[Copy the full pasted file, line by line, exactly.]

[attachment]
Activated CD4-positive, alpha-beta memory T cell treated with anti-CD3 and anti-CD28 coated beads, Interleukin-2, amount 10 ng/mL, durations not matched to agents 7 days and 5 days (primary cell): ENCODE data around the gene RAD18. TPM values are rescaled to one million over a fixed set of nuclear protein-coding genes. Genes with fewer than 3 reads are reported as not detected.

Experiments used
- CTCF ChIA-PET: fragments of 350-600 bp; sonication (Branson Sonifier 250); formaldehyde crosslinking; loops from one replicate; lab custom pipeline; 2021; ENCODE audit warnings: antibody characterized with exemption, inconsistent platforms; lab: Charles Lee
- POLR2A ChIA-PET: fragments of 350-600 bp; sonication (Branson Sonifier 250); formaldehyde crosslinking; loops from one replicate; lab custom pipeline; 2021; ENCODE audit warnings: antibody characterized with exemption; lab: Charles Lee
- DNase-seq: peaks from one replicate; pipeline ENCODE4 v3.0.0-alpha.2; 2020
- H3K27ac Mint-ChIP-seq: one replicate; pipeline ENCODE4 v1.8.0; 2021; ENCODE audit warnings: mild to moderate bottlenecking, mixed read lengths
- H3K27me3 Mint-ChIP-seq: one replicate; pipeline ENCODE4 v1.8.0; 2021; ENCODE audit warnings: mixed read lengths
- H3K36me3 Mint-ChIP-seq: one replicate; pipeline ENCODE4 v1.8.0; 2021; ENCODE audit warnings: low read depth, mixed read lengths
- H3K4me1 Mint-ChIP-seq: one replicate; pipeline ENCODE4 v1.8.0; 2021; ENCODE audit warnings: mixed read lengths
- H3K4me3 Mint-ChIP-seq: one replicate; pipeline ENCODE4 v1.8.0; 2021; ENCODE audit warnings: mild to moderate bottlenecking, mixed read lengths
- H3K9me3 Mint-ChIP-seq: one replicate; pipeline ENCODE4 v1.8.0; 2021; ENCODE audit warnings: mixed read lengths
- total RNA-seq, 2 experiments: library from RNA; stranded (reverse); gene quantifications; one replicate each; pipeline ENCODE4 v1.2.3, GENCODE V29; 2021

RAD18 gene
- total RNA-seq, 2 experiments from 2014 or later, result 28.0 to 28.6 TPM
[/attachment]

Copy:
Activated CD4-positive, alpha-beta memory T cell treated with anti-CD3 and anti-CD28 coated beads, Interleukin-2, amount 10 ng/mL, durations not matched to agents 7 days and 5 days (primary cell): ENCODE data around the gene RAD18. TPM values are rescaled to one million over a fixed set of nuclear protein-coding genes. Genes with fewer than 3 reads are reported as not detected.

Experiments used
- CTCF ChIA-PET: fragments of 350-600 bp; sonication (Branson Sonifier 250); formaldehyde crosslinking; loops from one replicate; lab custom pipeline; 2021; ENCODE audit warnings: antibody characterized with exemption, inconsistent platforms; lab: Charles Lee
- POLR2A ChIA-PET: fragments of 350-600 bp; sonication (Branson Sonifier 250); formaldehyde crosslinking; loops from one replicate; lab custom pipeline; 2021; ENCODE audit warnings: antibody characterized with exemption; lab: Charles Lee
- DNase-seq: peaks from one replicate; pipeline ENCODE4 v3.0.0-alpha.2; 2020
- H3K27ac Mint-ChIP-seq: one replicate; pipeline ENCODE4 v1.8.0; 2021; ENCODE audit warnings: mild to moderate bottlenecking, mixed read lengths
- H3K27me3 Mint-ChIP-seq: one replicate; pipeline ENCODE4 v1.8.0; 2021; ENCODE audit warnings: mixed read lengths
- H3K36me3 Mint-ChIP-seq: one replicate; pipeline ENCODE4 v1.8.0; 2021; ENCODE audit warnings: low read depth, mixed read lengths
- H3K4me1 Mint-ChIP-seq: one replicate; pipeline ENCODE4 v1.8.0; 2021; ENCODE audit warnings: mixed read lengths
- H3K4me3 Mint-ChIP-seq: one replicate; pipeline ENCODE4 v1.8.0; 2021; ENCODE audit warnings: mild to moderate bottlenecking, mixed read lengths
- H3K9me3 Mint-ChIP-seq: one replicate; pipeline ENCODE4 v1.8.0; 2021; ENCODE audit warnings: mixed read lengths
- total RNA-seq, 2 experiments: library from RNA; stranded (reverse); gene quantifications; one replicate each; pipeline ENCODE4 v1.2.3, GENCODE V29; 2021

RAD18 gene
- total RNA-seq, 2 experiments from 2014 or later, result 28.0 to 28.6 TPM